This temple was built during the 1840s for King Rama III. The temple’s design is based on the metal temples found in Sri Lanka and India. The Buddhist 37 virtues towards enlightenment are aptly represented by the 36-meter-tall structure that sits in the middle of the temple grounds. Given that these tenets are very popular with the Buddhists who comprise 95 percent of the country, this temple is given much spiritual significance. The temple’s roof is constructed of bronze tiles, which makes this temple very unique, as there are only a few temples in the world with this type of roof.

8. Wat Prayoon

wat prayoon

Source: wikimedia.org

Wat Prayoon, or Wat Rua Lek, was built during King Rama III’s reign. This temple too has a large inverted bell-shaped pagoda. There’s a turtle ‘mountain’ made out of piles of melted wax, which is supposed to house spirits. There’s a turtle pond where you can feed the turtles at this temple too. Wat Prayoon has several halls – assembly hall, ordination hall, meditation hall, and library and so on. What sets Wat Prayoon apart is the 1.5-meter tall iron fence that’s been made out of ancient weapons such as axes, lances, and swords. The bell-shaped pagoda sits on an 80-meter base, surrounded by 18 smaller pagodas and a delicate porch. There’s a museum next to the giant pagoda which houses amulets, Buddha images, and artifacts excavated from beneath the pagoda in 2006.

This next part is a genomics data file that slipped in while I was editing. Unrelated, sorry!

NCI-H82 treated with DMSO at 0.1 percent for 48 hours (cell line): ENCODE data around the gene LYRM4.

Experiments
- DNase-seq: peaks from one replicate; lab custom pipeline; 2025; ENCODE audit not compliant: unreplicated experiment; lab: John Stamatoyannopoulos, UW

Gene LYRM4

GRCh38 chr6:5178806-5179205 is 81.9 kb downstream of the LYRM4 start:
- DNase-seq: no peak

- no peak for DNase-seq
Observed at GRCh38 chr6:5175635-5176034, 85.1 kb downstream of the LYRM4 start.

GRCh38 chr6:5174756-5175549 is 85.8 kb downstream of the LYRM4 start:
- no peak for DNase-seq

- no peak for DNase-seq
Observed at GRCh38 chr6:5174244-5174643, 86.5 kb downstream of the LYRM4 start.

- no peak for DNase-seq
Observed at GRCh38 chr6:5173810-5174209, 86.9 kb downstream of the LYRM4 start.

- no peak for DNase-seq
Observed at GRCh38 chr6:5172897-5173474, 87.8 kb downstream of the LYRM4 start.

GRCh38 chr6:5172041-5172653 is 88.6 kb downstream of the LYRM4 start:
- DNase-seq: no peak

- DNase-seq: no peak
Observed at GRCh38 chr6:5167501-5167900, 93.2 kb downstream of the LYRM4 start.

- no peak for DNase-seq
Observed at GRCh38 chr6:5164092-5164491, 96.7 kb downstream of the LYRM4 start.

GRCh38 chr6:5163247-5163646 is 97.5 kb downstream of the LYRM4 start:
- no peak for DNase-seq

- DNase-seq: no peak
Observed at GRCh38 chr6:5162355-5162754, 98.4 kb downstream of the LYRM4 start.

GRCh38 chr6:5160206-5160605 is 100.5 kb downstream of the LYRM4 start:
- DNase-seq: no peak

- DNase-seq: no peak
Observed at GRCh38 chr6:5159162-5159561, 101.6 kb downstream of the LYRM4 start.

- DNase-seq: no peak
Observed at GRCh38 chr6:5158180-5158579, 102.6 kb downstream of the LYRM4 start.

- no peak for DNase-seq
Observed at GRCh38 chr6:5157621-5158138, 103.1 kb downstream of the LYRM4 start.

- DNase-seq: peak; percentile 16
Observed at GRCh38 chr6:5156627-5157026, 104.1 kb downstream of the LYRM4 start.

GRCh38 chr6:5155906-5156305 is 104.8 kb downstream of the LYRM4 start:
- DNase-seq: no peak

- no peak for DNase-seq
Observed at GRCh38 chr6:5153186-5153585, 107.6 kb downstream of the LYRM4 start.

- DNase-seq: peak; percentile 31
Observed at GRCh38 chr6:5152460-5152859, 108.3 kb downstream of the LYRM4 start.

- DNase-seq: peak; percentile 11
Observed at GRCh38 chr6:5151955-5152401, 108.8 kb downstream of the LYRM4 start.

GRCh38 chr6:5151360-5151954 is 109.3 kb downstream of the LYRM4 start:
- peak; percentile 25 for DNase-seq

There are many more temples in Bangkok, but we’ll run out of space before we can list them all. Suffice it to say that each temple comes not only with architectural surprises but with a rich history. You’ll be happy to devote a good amount of your time to Bangkok to visiting these incredibly beautiful temples and feel richer for having done so.

Aanchal is a writer by profession and an avid foodie. She loves travelling, exploring and adding cherished experiences to the book of life.